Abstract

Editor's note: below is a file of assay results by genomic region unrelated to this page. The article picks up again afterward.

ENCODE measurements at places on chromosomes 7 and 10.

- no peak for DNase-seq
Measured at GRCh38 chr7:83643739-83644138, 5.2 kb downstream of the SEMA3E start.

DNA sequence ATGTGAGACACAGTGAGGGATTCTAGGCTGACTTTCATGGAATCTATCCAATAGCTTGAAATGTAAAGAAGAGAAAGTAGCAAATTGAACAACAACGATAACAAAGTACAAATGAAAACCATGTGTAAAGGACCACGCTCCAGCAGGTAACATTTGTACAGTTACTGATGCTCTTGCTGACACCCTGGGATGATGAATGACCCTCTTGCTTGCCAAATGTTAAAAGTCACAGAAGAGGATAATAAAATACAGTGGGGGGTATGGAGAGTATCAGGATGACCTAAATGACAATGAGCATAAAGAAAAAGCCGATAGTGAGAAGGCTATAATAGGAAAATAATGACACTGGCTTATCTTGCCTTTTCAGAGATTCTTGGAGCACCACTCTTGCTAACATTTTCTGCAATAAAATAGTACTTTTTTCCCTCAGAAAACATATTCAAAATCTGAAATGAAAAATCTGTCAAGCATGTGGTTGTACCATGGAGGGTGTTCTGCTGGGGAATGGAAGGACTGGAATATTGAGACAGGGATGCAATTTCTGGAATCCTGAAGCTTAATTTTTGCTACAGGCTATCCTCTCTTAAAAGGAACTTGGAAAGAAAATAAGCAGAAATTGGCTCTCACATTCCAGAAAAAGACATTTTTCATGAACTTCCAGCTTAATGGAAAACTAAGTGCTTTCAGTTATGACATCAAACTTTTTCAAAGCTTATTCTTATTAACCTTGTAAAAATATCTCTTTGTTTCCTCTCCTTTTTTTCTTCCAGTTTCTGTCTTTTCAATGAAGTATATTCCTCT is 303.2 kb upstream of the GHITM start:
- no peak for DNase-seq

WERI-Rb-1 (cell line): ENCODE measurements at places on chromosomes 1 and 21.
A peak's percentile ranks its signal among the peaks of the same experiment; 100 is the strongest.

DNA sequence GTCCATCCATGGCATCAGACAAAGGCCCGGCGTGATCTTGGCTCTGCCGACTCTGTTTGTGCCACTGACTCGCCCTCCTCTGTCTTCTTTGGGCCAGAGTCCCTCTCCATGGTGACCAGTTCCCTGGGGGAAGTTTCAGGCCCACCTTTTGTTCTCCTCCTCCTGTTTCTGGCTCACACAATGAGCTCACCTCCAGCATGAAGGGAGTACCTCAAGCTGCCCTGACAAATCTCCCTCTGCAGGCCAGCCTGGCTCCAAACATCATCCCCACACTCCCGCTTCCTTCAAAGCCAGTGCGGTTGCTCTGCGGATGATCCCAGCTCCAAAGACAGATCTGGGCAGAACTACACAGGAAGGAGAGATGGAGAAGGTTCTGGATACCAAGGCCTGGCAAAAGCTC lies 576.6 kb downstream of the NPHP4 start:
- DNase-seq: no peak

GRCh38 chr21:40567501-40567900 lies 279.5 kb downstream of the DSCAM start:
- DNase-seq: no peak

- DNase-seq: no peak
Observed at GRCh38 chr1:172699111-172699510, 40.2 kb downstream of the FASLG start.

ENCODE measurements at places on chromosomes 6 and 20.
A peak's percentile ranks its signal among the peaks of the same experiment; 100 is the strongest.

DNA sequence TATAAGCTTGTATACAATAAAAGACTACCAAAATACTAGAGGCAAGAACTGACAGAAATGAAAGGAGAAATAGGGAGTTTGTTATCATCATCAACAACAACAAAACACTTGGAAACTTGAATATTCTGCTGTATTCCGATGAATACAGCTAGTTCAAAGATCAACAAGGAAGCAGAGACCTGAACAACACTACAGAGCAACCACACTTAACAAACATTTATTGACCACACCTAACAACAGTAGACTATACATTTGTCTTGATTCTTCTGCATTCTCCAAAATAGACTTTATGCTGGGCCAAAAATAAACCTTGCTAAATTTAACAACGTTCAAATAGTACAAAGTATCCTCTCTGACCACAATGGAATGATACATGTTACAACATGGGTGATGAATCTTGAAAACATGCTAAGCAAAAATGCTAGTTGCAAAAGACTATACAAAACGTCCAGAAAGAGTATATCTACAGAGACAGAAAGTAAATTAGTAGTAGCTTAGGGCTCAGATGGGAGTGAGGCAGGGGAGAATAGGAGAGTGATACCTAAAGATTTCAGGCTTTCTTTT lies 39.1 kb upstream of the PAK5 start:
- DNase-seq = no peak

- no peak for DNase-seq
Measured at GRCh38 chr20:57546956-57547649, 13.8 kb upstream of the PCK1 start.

Electron paramagnetic resonance (EPR) and photoluminescence (PL) spectroscopies have been used to study Brazilian and Central African carbonados. We report the first observation of the N2V+ and N2+ nitrogen defect centers in carbonados. The fact that Brazilian carbonados contain the N3V (previously reported), N2V+, and N2+ defects, the formation of which requires complicated aggregation of nitrogen, indicates histories at elevated temperature and pressure. The observation of both the radiation-induced A1 defect, which has an annealing temperature of 700 K, and radiation defects containing two and/or five vacancies, suggest a continuous process of the formation and transformation of radiation defects in the carbonado under variable pressure and temperature conditions while in the upper mantle. The temperature at which these defects are formed varies from 300 to 1500 K. In addition we report a hydrogen-containing defect labeled H1, previously only observed in synthetic diamonds prepared by chemical vapor deposition. Together with the previously reported light carbon isotope ratio, the results of this study confirm the hypothesis that carbonados are derived from hydrocarbon source material.

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